Kenneth Cauthen

This article is taken verbatim from my The Many Faces of Evil  (Lima, Ohio: CSS Publishing Co., 1997), 46-53. Copyright © 1997  CSS Publishing Co., Lima, Ohio. All Rights Resrved.

    Freedom is most often discussed as if it were a generic capacity possessed in full and equally by everyone. It is said that human beings have "free will," as if this were some uniform power to choose present in all people independently of any and all circumstances. The assumption, if unqualified, is that in any given moment confronted with two alternatives we could with ease or great effort elect either one by just deciding to do so. The implication for morality is that everyone could do right and avoid wrong if only she or he would in any situation. Let us concede at once that we are more likely to magnify freedom when we speak of our enemies. We are inclined to assume that their wrongdoing is sheer perversity uncomplicated by circumstance and lacking ambiguity. We more readily understand that we and those we defend are caught up in a maelstrom of constraining conditions so acute that our misdeeds are rendered almost innocent! We do not often make these assumption as explicitly as I have done. Nevertheless, my impression is that we are often unguarded in the way we speak of freedom and at least appear to assume that people could in every case do better or at least differently if only they would. It is perhaps practically necessary and partly true to think this way, but the whole truth I suspect is much more complicated than this.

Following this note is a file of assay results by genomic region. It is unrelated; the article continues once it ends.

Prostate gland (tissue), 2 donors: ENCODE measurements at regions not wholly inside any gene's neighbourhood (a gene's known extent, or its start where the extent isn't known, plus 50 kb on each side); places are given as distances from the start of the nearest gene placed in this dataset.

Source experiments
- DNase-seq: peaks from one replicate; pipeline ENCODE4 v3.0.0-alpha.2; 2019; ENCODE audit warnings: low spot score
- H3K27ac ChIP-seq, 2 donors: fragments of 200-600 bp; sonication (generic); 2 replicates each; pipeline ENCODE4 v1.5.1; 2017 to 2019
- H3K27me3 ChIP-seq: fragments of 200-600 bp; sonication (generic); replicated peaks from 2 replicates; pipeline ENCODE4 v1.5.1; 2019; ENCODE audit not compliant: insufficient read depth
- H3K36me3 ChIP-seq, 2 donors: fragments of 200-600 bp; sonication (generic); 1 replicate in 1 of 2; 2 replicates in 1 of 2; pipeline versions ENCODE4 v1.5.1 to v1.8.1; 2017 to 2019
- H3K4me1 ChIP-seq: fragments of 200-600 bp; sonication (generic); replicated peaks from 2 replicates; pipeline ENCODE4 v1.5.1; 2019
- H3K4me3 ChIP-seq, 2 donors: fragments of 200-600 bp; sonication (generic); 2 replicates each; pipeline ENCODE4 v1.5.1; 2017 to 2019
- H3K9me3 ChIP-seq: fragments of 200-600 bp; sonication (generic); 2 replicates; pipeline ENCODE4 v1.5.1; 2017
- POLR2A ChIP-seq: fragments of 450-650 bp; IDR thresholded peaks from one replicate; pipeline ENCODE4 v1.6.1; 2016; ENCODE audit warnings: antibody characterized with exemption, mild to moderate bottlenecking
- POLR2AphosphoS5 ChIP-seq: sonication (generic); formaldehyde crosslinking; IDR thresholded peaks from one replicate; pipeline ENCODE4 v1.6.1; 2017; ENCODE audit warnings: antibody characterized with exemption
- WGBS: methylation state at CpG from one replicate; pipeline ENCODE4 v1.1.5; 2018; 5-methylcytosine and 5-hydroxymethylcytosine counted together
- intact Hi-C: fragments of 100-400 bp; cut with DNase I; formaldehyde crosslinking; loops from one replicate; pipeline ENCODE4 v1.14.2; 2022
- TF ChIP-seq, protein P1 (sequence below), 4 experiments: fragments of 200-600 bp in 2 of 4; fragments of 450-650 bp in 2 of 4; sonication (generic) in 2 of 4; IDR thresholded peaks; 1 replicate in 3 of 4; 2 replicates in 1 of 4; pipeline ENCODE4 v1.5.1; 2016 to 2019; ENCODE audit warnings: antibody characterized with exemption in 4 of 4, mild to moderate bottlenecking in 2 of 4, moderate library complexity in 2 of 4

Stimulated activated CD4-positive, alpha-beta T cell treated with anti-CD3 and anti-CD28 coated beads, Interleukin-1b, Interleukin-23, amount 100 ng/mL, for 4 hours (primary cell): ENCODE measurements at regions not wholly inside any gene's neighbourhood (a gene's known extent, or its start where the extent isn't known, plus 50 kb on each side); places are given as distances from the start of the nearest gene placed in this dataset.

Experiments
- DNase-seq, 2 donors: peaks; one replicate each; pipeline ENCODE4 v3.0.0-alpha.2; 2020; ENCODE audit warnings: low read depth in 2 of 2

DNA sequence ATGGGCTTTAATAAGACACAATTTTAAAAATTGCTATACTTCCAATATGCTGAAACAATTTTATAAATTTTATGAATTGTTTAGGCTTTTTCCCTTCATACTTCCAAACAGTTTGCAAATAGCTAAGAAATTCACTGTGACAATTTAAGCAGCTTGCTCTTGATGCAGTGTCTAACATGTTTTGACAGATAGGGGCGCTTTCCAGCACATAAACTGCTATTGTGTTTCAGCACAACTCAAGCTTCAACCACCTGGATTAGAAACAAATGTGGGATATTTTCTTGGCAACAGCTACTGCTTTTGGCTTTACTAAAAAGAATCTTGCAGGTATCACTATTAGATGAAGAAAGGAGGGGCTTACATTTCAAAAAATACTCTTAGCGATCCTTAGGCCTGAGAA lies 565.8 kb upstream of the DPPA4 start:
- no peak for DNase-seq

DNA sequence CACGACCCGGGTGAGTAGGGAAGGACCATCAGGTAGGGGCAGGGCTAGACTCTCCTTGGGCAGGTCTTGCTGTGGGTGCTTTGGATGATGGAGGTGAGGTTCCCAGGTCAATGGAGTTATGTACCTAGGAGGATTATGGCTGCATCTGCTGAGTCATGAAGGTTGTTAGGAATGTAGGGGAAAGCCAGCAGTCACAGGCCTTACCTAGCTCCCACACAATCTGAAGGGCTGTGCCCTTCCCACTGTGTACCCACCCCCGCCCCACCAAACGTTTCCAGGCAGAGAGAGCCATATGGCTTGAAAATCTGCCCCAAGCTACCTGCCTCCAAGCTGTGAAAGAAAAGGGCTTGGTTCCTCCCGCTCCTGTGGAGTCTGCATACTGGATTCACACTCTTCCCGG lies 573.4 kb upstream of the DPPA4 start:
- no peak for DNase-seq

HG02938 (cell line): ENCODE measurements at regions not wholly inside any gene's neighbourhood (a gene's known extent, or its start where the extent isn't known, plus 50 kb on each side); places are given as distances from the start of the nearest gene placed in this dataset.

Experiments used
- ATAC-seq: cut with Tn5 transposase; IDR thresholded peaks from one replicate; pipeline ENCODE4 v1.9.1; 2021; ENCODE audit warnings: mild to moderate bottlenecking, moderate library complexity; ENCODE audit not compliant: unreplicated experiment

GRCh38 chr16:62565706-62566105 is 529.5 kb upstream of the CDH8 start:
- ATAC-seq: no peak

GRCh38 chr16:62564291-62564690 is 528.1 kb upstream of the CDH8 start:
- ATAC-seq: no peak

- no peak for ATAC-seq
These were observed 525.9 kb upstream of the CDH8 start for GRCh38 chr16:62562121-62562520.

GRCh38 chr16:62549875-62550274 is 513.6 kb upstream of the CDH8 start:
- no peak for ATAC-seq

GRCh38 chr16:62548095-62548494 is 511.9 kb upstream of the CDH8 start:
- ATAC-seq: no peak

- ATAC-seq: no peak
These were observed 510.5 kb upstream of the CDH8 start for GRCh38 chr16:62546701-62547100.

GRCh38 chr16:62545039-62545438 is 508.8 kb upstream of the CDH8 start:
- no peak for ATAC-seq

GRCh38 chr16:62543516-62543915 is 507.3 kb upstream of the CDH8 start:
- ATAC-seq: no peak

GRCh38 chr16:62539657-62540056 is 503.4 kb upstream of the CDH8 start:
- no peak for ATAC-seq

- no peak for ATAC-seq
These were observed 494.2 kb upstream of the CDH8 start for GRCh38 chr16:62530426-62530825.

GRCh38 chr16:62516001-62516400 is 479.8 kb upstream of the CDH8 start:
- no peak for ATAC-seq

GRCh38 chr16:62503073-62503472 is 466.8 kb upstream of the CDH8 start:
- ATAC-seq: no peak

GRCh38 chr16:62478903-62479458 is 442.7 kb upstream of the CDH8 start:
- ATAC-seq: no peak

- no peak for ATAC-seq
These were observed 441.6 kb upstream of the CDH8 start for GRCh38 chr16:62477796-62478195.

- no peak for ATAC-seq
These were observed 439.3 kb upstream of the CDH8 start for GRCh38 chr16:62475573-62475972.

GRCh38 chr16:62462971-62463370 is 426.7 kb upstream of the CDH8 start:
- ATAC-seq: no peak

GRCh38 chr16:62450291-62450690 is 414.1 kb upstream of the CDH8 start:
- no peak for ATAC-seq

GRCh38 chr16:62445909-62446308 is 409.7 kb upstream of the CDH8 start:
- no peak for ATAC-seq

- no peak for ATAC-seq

By freedom in the most general sense, I mean the ability to choose among alternatives, i. e., to enact one option rather than another. In this broad sense, freedom is possessed by animals as well as people. With two bowls of food before them, dogs can certainly pick the more appealing one. The ability to decide among options, preferring some to others, is a general power that can function at an indefinite number of levels. In people, however, choice involves the capacity to analyze problems, imagine and evaluate options, and after due deliberation to choose among alternatives. Freedom in the peculiar human sense means creative self-determination. Choice is determined by the self in its totality as directed by its own goals, obligations, norms, attitudes, beliefs, and values. Any particular decision expresses the whole self as it has come to be what it is at that moment.